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China Daily Global / 2020-12 / 22 / Page003

Award-winning film explores essence of kung fu

By LI WENRUI | China Daily Global | Updated: 2020-12-22 00:00

Kung fu, a quintessential part of Chinese cultural heritage, continues to hold strong charismatic appeal worldwide-with an award-winning documentary now offering a fresh perspective on understanding some of the concepts that are profoundly Chinese, yet surprisingly universal.

The documentary film, Searching for Kung Fu, produced by the China Daily Website, discusses the core aspects of kung fu by following the historical footsteps of its masters. Directed by acclaimed US filmmaker Laurence Brahm, the Searching for Kung Fu production comprises one documentary and two short-video series: Searching for Kung Fu-Thirty-Six Strategies and Searching for Kung Fu-12 Traditional Chinese Values.

"I hope to share with global audiences the values learned across four decades in China. Kung fu is a mirror of Chinese culture," Brahm said.

"Everything from traditional medicine, calligraphy and tea can be understood by looking through the kung fu looking glass."

Mainly featuring on-location scenes, Searching for Kung Fu allows viewers to embark on a kung fu pilgrimage, traveling to cities in China and the United States, including Shaolin Temple-the birthplace of Shaolin kung fu, Chenjiagou village-the birthplace of Chen-style tai chi, and Jingwu town-the hometown of kung fu legend Huo Yuanjia (1868-1910).

The documentary offers an insider's view of a unique cultural heritage that has grown into a nonverbal, universal language and delves into its underlying philosophies, adding a new dimension to contemporary cross-cultural dialogues.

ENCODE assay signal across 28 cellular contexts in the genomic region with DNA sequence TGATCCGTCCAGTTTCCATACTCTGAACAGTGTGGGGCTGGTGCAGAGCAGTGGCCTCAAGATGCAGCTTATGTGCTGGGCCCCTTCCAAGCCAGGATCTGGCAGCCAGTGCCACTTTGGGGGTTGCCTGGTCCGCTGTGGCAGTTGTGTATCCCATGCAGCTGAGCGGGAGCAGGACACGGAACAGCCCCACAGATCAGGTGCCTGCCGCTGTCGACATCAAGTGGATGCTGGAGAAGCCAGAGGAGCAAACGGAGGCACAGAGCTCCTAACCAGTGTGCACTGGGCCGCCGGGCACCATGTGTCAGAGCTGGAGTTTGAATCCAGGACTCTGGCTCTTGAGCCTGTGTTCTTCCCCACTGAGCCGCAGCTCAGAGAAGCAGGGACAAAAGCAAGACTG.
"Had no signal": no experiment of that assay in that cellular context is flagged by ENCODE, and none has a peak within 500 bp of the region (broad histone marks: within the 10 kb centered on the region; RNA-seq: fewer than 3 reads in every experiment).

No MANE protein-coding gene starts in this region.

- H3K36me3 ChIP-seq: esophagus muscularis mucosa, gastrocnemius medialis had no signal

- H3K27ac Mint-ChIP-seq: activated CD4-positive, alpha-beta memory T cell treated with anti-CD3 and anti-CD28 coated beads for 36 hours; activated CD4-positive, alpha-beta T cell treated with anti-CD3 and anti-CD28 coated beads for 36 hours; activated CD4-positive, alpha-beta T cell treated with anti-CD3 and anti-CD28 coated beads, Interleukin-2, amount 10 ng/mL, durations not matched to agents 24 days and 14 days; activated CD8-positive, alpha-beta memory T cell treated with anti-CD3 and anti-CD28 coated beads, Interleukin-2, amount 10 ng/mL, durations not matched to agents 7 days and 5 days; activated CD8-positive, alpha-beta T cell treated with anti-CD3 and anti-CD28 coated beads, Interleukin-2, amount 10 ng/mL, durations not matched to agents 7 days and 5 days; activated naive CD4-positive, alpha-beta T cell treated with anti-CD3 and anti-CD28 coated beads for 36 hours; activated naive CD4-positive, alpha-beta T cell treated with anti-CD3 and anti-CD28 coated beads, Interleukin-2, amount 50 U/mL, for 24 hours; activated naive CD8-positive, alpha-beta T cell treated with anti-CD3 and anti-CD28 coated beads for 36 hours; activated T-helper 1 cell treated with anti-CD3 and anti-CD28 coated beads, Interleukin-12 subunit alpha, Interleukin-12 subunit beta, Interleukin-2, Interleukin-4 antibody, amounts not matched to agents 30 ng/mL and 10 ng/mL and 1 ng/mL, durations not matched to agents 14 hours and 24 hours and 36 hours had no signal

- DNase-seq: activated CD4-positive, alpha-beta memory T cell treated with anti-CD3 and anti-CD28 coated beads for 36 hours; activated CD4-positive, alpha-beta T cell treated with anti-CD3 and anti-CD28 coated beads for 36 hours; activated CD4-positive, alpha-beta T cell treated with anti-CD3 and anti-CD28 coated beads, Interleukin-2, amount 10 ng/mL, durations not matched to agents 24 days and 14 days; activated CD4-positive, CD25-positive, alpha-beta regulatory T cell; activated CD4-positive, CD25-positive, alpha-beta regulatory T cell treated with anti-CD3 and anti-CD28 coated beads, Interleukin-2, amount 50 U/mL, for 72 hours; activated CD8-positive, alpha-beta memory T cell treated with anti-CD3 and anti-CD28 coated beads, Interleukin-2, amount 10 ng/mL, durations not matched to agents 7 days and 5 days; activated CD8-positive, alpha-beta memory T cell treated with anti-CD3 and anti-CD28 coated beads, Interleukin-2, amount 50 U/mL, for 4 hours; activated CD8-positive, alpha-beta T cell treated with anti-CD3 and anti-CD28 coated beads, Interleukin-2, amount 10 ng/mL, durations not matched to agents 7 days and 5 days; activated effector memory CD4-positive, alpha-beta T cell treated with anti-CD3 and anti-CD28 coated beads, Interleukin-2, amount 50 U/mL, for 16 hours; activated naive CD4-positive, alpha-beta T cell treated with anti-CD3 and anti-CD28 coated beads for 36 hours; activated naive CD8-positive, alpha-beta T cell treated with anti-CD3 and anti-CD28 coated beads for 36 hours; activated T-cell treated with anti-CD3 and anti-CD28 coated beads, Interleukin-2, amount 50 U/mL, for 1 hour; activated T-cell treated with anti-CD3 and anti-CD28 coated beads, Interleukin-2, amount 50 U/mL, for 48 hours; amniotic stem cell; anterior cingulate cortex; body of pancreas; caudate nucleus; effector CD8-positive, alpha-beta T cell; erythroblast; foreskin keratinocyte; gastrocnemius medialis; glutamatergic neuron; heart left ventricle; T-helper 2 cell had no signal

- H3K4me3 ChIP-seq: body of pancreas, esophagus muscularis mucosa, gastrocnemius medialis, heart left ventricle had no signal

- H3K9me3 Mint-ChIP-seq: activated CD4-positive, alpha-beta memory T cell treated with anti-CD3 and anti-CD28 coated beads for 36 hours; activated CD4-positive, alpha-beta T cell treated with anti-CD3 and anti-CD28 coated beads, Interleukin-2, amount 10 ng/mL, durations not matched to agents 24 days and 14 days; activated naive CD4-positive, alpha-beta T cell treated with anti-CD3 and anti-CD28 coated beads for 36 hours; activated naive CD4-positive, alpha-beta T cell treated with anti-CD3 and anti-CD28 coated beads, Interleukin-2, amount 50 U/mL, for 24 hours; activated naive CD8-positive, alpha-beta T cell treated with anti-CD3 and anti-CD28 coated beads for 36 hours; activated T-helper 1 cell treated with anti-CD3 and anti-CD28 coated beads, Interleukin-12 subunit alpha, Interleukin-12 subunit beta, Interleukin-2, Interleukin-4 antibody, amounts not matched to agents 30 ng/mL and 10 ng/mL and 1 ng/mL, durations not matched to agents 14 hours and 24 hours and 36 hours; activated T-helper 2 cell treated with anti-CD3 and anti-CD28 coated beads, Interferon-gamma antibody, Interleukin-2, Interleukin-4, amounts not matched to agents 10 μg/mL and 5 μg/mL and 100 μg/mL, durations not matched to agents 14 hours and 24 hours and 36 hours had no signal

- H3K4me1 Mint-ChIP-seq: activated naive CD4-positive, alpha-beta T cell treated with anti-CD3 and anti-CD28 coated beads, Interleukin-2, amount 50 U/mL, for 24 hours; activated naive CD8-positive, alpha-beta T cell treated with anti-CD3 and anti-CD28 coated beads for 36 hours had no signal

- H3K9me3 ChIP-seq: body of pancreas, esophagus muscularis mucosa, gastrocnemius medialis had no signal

"In some ways kung fu is a common language that can bring people together. Everyone loves a great kung fu movie. This is a time on our planet of great social divisiveness. We need to find common cultural values that can bring us back together. This is where Searching for Kung Fu comes in."

Brahm has devoted himself to kung fu practice for more than 40 years. In Searching for Kung Fu, Brahm acts as the truth-seeker who interviews a roster of Chinese and foreign kung fu masters. He looks into the close relations of kung fu with Chinese philosophies and its influences upon martial arts in other countries, as well as its value and significance for today's world.

"We are witnessing decoupling of trade, business, finance, economic and even political-social systems across the world today, rolling back decades of globalization. When everything breaks down, culture is that last medium of exchange," he said.

"Maybe Searching for Kung Fu can serve as a bridge in deepening real people-to-people communication to restart a fresh, more positive era of China-US relations. Certainly there are so many Americans like myself who love the martial arts as a way of improving body-mind-spirit. In the end, we are all searching for kung fu together."

The full-length documentary won the Best Documentary Film Producer award at the 5th Canada Golden Maple International Film Festival. Brahm clinched the Documentary Film Director Achievement award.

The film festival, held every September in Vancouver, screens shortlisted films throughout major cities' movie theaters. It also holds film forums and other activities for movie fans and professionals to promote, inspire, interact and exchange at an academic level.

A total of 585 films from various countries and regions participated in this year's event, with Searching for Kung Fu and 34 other films winning awards.

The documentary was shown in Beijing on Dec 19. The public screening, co-hosted by the China Daily Website and CHAO Art Center in Sanlitun, included a meet-and-greet with the creative team.


Laurence Brahm, director of documentary Searching for Kung Fu, interacts with Wing Chun and Jeet Kune Do master Johnson Phan during filming. The poster of the documentary film. CHINA DAILY



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